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Humanity came from corn, or so says the Mayan creation story, the Popol Vuh. After creating the earth and animals, the story goes, the Maker decided to create beings in his likeness. After failing twice with dirt and wood, the Maker formed man and woman out of the “nourishing life” of ground corn. And so began Mexico’s deep relationship with one of the most widely used crops in human history, one that seems to be present in almost every aspect of Mexican cooking.

Corn, or maize, was first domesticated in Mexico about 7,000 years ago, although it is not known exactly by who. It is thought that all corn varieties were originally derived from the teosinte plant, a variety of wild grasses native to Mexico. Teosinte plants don’t look much like their modern-day counterparts, and the seeds that would become the corncob bear greater resemblance to the feathery tufts of a wheat plant. Regardless of its origins, corn had already become an essential food source and part of the fabric of local cultures by the time the Olmecs, Mexico’s oldest known complex civilization, arose around 1200 B.C. The Mayans, as well as the later Mexica (Aztecs), continued to regard corn as a sacred and necessary part of their respective cultures, and many of the traditions and practices related to the crop lived on long after the Spanish conquest.

One of the most important practices was the process of nixtamalization. Corn on its own is somewhat nutritionally lacking, so nixtamalization was developed in pre-Hispanic times to increase corn’s viability as a long-term food source. Processing corn involved several steps. First, dried kernels were cooked in an alkaline solution, usually made with crushed limestone, and then dried and hulled. The kernels were then placed in a metate, a mortar or grinding stone usually made from lava rock, and ground into a type of flour. The flour would then be mixed with water to make the base masa that could be formed into things like tortillas or tamales. This processing freed the vitamins in the corn, such as niacin, and allowed them to be absorbed by the body. The alkaline solution also increased levels of calcium, iron and zinc while reducing levels of common types of unhealthy molds that often invaded corn crops. The final benefit was a practical one: it made the kernels easier to grind and improved flavor.

The nixtamalization process is still used throughout Mexico, especially at tortillerías, specialized shops that make and sell tortillas. The difference today is that industrial machines have replaced the metate, drastically saving time and increasing the amount of masa that can be made at any given time. At a tortillería, once the corn masa is ready, it is heaved into a large funnel, where it is formed into balls that are then rolled flat onto a squeaky conveyor belt that winds its way through an oven. At the end of the conveyor, a single person usually removes the steamy and slightly puffed-up tortillas from the belt by hand and slaps them into growing stacks on a nearby table.

Because the government sets the price of tortillas – a kilo is just about 12 pesos – they are inexpensive and it’s easy to pick up an entire week’s worth in a single visit to a tortillería. Raw corn masa can also be purchased from tortillerías to create sopes, small round patties usually topped with beans, meat and cheese; tamales; or huaraches, which are much larger, oval-shaped sopes. Tortillerías are a vital component of Mexico and Mexico City’s culinary culture, especially for the average home chef. Without them, dishes like enchiladas, quesadillas and even the versatile taco would be much more labor-intensive.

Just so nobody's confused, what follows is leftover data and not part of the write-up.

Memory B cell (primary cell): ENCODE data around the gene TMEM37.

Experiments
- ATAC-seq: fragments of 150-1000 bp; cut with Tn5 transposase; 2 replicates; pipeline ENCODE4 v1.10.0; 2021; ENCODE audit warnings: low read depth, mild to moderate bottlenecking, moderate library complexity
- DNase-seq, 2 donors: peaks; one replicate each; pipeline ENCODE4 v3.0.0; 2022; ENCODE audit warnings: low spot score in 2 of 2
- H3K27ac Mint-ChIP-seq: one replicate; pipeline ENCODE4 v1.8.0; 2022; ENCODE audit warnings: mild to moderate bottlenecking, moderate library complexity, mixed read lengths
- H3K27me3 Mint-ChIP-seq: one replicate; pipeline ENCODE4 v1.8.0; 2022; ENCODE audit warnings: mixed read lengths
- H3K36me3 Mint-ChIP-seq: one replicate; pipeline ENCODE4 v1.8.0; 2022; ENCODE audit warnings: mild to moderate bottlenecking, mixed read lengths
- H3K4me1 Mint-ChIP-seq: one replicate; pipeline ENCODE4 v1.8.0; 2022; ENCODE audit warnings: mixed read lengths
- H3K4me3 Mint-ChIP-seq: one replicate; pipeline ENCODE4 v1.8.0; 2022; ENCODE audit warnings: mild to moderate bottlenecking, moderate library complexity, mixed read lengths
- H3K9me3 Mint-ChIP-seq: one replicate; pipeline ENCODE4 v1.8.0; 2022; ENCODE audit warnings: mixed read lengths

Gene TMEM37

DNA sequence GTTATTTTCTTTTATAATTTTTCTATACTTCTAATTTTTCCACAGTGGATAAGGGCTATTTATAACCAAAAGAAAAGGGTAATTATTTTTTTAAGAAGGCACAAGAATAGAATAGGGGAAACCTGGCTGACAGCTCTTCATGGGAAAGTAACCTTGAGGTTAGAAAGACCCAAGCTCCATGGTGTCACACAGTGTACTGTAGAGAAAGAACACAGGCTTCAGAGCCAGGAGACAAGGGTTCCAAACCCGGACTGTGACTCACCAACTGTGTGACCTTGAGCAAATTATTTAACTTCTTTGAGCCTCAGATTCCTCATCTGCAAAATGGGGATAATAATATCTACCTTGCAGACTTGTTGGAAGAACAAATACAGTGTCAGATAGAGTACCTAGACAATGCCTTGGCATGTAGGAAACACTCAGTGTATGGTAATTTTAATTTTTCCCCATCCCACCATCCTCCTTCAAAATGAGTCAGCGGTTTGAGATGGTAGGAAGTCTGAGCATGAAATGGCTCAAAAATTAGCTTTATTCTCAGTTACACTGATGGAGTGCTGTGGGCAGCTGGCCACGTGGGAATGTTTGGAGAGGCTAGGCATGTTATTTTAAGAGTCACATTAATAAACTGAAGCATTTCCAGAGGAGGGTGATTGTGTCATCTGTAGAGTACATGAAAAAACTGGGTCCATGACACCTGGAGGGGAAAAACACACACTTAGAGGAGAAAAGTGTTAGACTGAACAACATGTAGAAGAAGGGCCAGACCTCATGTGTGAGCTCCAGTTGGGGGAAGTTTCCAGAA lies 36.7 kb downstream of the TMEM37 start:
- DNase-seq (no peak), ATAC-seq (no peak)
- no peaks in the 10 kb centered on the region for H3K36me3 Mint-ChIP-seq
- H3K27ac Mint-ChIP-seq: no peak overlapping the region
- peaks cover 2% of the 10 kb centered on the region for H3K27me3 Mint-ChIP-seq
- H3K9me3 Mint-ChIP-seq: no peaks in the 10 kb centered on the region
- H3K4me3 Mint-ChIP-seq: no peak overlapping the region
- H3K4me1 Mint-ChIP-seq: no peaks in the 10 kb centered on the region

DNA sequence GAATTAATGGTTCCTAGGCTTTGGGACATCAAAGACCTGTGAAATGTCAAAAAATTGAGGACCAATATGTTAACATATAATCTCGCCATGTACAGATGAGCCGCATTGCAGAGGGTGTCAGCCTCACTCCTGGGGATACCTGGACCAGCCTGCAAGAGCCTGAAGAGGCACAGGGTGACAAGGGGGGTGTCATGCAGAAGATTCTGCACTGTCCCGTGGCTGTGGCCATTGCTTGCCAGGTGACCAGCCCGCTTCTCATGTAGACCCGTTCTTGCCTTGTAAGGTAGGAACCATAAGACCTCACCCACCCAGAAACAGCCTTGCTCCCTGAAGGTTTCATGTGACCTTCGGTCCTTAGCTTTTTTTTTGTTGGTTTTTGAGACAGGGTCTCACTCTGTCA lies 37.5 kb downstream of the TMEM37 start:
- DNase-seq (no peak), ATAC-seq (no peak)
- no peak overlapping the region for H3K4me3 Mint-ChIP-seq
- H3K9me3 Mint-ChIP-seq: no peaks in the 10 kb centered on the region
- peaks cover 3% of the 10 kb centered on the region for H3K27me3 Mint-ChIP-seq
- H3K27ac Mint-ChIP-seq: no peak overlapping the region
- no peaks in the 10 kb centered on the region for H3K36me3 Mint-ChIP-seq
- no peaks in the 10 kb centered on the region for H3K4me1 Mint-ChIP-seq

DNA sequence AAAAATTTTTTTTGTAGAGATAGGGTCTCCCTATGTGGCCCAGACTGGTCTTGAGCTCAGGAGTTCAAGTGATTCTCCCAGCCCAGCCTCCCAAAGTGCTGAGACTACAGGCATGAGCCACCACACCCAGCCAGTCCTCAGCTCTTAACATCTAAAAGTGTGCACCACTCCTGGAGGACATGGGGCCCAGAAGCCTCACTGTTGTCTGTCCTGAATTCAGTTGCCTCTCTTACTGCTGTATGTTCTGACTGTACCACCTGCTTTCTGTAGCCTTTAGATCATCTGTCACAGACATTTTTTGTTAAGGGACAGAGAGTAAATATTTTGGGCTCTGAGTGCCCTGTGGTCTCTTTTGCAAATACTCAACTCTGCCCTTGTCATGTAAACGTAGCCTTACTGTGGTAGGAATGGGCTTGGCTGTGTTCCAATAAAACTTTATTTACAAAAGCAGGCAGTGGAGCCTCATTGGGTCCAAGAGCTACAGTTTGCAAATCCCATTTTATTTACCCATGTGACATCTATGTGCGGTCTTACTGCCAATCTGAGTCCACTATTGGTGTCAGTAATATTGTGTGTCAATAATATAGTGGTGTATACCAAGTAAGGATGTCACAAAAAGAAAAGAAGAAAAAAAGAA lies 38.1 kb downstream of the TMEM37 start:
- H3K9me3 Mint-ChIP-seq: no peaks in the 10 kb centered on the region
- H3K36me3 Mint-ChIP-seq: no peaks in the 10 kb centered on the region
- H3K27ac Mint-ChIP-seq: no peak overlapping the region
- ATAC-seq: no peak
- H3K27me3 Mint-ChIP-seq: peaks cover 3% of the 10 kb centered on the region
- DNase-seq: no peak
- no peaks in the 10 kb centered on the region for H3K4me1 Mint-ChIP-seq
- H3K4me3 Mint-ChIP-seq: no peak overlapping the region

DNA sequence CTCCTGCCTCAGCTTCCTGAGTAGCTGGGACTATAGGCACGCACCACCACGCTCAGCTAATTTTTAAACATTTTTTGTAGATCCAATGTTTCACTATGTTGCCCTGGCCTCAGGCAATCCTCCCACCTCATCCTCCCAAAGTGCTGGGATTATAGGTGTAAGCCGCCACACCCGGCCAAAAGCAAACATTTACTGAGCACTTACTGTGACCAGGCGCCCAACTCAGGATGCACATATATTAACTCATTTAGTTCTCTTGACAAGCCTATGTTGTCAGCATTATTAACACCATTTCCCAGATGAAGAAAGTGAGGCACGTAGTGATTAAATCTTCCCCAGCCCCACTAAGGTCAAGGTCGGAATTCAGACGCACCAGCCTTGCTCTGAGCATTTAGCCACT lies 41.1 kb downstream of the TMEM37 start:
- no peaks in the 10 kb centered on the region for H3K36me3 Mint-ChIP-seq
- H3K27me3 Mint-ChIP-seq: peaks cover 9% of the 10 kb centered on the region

Corn is not always nixtamalized in order to be eaten, however, and is just as popular in other types of dishes, in whole kernel or cob form. For example, around the city on street corners or just outside markets or street fairs, there are often small-scale vendors selling grilled whole corn cobs called elotes. Small square grills are stuffed with chunks of raw charcoal, stoked until red hot, and then the cobs are roasted above on a metal grill. The corn can be eaten plain, but the most popular way is to have the cob stuck on a stick, slathered in mayonnaise, chili powder and shredded cheese, and then splashed with fresh-squeezed lime. A cob-less option is the esquite, which consists of boiled kernels stuffed in a Styrofoam cup and topped with the same ingredients as the elote. These warm, delicious treats are very popular in neighborhoods like Coyoacán, in the southern part of the city. Corn kernels are also often mixed with soups and are a common component of pozole, the rich, flavorful soups that are made throughout the country.

As essential as corn remains in the Mexican diet, different varieties of the crop itself are disappearing. During the time of the Aztecs, native corn varieties were estimated to number in the hundreds, while today there are only about 60 strains left. Fewer and fewer farmers are planting the more obscure and traditional varieties, instead focusing on those that provide the most economic return. Gradually, corn varieties are going out of use or, worse, extinct. (There are groups, such as Sin Maíz No Hay País, or “There is No Country Without Corn,” that are seeking to preserve the important cultural and culinary heritage of Mexico’s native crop as well as working to limit the harvest and import of genetically modified corn.)

One wonders what the Maker would make of a people who now have to save the crop that gave them life from their own careless ways.

Molino y Tortillería La Fe is one of our favorite tortillerías in Mexico City to see the nixtamalization, corn grinding and tortilla-making processes up close.

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Ben HerreraBen Herrera

Published on March 22, 2013

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